I am also nonplussed by awkward units. The author of this story uses decaseconds and kiloseconds as if they speak to the audience. He also uses random bits of precision to make the story sound more “machiney”. The resulting Dunning–Kruger ambiance is annoying at best.

“Thank you, Alpha 7 Alpha. The enemy patrols are more frequent. This is the third such incursion in 584 kiloseconds.”


Why not make it an even 604.8 kiloseconds, and call it a week?

“The explosion is so near, and so intense, it overwhelms my visual and scanner feeds to starboard for nine point eight seconds.”


So all the scanners come online at once in a thousandth of a second? Do some come on at 9.75, and then some at 9.85? Why not call it “about a decasecond” and provide a little acknowledgment that events take time rather than being instantaneous. Also, you’ve already forced your readers to look up decasecond (who uses decasecond? Wiktionary: “Decasecond is not in official scientific usage and is rarely found outside dictionaries and word lists.”) , why not reward them with using it one of the few times when using it makes sense?

“The declaration came forty-seven point six days ago. Any human who resists Integration is now considered outmoded, pre-evolved, unnecessary.”


Is that forty-seven point six days when you started writing the sentence, or when you were done? OK, point one days is a lot longer than it takes to write a sentence. In fact it is impossible to resolve the time it takes to write a sentence using huge units like point one days. Anyone should know the level of precision communicated, and not confuse it for a more significantly-defined time span... Anyone that is except the author, who goes on to make that very same mistake:

“Our preparations take eight point six standard days. That is fifty-seven seconds longer than it takes for our six ships to arrive at Shandari Prime.”


Fifty-seven seconds is actually 0.000659722 days, which is much too small to be communicated with a measurement resolved to only tenths (0.1) of days. Fifty-seven seconds is also a rather awkward number to convert to fractional numbers of days; you need a large amount of precision to effectively denote 57 seconds. If you truncate the fractional day equivalent to 0.0006 days you are only talking about 51.84 seconds, and if you round it up to 0.0007 days you are actually talking about almost a minute and a half. So in order to effectively communicate a number of days that could be resolved to present a fifty-seven second time difference the author would have to say something like “Eight point six zero zero six five nine seven two two standard days”. I know why the author did not do this; it sounds stupid. Of course “eight point six standard days” sounds stupid, and pretending that you can resolve fifty seven seconds in such a number is just ignorant.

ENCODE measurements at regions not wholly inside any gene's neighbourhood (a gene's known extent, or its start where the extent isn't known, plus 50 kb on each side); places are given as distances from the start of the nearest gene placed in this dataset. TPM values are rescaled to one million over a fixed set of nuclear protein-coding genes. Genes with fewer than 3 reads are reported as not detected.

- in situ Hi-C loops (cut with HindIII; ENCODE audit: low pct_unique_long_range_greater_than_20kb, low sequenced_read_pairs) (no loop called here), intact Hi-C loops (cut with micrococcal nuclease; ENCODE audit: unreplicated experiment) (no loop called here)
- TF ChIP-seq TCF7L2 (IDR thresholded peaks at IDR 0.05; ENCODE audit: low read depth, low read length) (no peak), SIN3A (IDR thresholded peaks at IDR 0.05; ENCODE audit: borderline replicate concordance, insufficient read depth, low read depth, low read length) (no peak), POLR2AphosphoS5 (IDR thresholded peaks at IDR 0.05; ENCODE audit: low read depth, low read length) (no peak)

I will end this review in six point nine zero four seconds, which is –now-. Unless you are reading really fast, which would make it –now-. Of course you could be an ultra-speed reader, which would allow you to read this last paragraph over twice, and only then realize that the place this review really ended was –now-.







Thursday, May 14, 2015

SNARL: The Parliament of Beasts and Birds

There has been a big kerfluffle about the Hugo awards in Science Fiction this year, and most of it has been about the political and cultural implications of the works and the award process. At this point we have a set of nominees. I will be voting in August for which author will take home the coveted rocket-shaped Hugo trophy(s). I have read and reviewed the five nominees for Best Novella.  This is the third of several actual reviews by me of the nominated "short-story" works of fiction. All of these reviews may (will) contain spoilers.


This is a review of “The Parliament of Beasts and Birds” by John C. Wright